Fianna Fáil has ruled out holding a referendum on changing the Constitution in relation to abortion if the party was to enter Government after the next general election.
Leader Micheál Martin said Fianna Fáil would not move to repeal the Eighth Amendment which guarantees the protection of life for the unborn.
His comments come after an Irish Examiner/ICMSA survey revealed two thirds of farmers would back moves to repeal the amendment.
Labour has pledged to agree to a referendum on the issue if returned to power, although leader and Tánaiste Joan Burton has said it is not a “red line” issue for the party.
Taoiseach Enda Kenny has said he will not move to undo the amendment, unless there is a good replacement for it. He also said he will not commit to holding a referendum on the matter if returned to power.
Mr Martin said: “We’ve said collectively as a political party that we would not initiate moves to repeal the Eighth [Amendment].
“Obviously any moves to repeal the eighth would have to be about what would replace it.”
He said some believed if the Eighth was repealed it would have to be replaced with legislation or with another constitutional amendment. “From our perspective, we have freedom of conscience within the parliamentary party. We’re not going to initiate a referendum to repeal it.”
Meanwhile, Mr Martin shrugged off suggestions his councillors may take legal action against Fianna Fáil if gender quotas are enforced.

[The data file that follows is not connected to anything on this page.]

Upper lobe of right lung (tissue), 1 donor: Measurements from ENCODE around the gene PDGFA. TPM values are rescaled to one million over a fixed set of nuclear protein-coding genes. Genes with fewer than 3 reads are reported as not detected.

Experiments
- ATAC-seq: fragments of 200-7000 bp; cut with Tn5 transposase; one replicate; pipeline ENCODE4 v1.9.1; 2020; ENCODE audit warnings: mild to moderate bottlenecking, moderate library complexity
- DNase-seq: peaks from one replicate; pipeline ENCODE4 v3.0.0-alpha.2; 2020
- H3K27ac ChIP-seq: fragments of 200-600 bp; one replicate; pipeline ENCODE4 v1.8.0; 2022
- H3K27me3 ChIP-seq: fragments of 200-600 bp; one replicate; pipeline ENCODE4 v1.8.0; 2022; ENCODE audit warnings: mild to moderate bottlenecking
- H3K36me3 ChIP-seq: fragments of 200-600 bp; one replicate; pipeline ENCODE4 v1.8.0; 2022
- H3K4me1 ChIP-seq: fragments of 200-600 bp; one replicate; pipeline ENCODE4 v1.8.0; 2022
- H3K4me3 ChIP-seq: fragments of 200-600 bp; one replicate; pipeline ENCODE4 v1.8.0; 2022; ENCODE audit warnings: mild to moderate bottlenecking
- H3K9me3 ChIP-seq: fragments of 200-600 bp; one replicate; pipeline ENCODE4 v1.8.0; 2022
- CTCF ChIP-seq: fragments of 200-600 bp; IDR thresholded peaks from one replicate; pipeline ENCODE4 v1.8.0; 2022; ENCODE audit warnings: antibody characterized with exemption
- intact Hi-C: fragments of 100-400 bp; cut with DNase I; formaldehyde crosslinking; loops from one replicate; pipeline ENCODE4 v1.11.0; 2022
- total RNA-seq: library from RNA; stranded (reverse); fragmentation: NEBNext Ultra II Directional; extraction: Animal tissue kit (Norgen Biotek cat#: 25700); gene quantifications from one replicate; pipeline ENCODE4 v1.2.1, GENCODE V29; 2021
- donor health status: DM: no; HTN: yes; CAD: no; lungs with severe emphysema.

“We’ve had no legal cases to date. Obviously in relation to conventions, there will be tensions and people will be arguing.”
City councillor Dáithi de Róiste has been told female candidates must be chosen over him to be the candidate for the party in Dublin South Central while Dún Laoghaire councillor Cormac Devlin has threatened legal action against his own party if gender quota rules result in members selecting former minister Mary Hanafin or councillor Kate Feeney.
The National Women’s Council welcomed the poll’s findings. Director Orla O’Connor said it chimed with a wide range of other opinion polls also indicating that the vast majority of the Irish public support a repeal of the eighth.
“The public are way ahead of many politicians on this issue, and the Government must hold a referendum to Repeal Article 40.3.3,” she said.
Pro Life Campaign spokeswoman Dr Ruth Cullen said the poll result was not surprising “given how astonishingly one-sided the debate is at present”.
She claimed there was a “blatant media bias” on the issue. “I find it fascinating the way some commentators take offence at the accusation of media groupthink on the issue. It’s an indisputable fact that the campaign to repeal the Eighth Amendment is not grassroots driven but is almost exclusively a media driven campaign.”
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